Traditional Israeli Food – Is there such a thing?
On the Hummous, Felafel & Pita Trail
Hummous, hamos, houmous, hommos, hommus, hummos, or hummus is a dip or a spread made from cooked, mashed chickpeas blended with tahini paste, olive oil, lemon juice, salt and garlic. Sometimes it is rich and creamy, sometimes thick and chunky, whichever way, it is a taste sensation. Almost every cuisine of the Mediterranean countries and the Levant lays claim to hummus.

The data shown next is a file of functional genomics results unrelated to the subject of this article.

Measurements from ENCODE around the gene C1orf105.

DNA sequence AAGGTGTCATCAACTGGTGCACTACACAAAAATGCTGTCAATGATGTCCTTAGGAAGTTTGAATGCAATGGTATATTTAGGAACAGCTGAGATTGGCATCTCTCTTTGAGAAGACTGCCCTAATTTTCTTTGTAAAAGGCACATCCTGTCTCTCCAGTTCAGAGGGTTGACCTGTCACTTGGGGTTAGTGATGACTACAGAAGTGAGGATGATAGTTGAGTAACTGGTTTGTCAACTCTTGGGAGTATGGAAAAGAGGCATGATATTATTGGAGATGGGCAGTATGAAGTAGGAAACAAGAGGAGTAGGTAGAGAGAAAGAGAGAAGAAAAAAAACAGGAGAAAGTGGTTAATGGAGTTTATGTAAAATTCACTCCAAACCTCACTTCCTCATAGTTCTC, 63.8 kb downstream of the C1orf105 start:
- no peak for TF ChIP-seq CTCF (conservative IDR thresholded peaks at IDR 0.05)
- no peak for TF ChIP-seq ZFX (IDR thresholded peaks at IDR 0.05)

Eaten for breakfast, lunch and supper, as a snack, an appetizer, a main dish or when you are entertaining. You can be served hummus during an Israeli breakfast at your hotel, at a celebration, a wedding, a Bar/Bat Mitzvah or even at a circumcision. Hummus can be eaten standing up or sitting down; it can be eaten in a pita, off a fork, off a spoon or licked off a knife. It is served at the neighborhood kiosk, food stall, in eateries and fancy restaurants. You get tens of varieties of hummus– Hummus Asli (genuine hummus), Hummus Abu Gosh (made famous in the village of Abu Gosh outside Jerusalem), Hummus with Tahina (tahini paste, lemons, garlic and olive oil) Hummus with Matbucha (roasted peppers), Hummus with Ful (fava beans), Hummus Levanoni (a taste of the Lebanon), Hummus and chickpeas (served with mashed hot, chickpeas), Hummus with pine-nuts, Hummus with fried mushrooms, Hummus with roasted eggplant, original Hummus, Grandma’s hummus or Hummus like it once was, Hummus and tomato, Hummus with pickles or just plain old Hummus.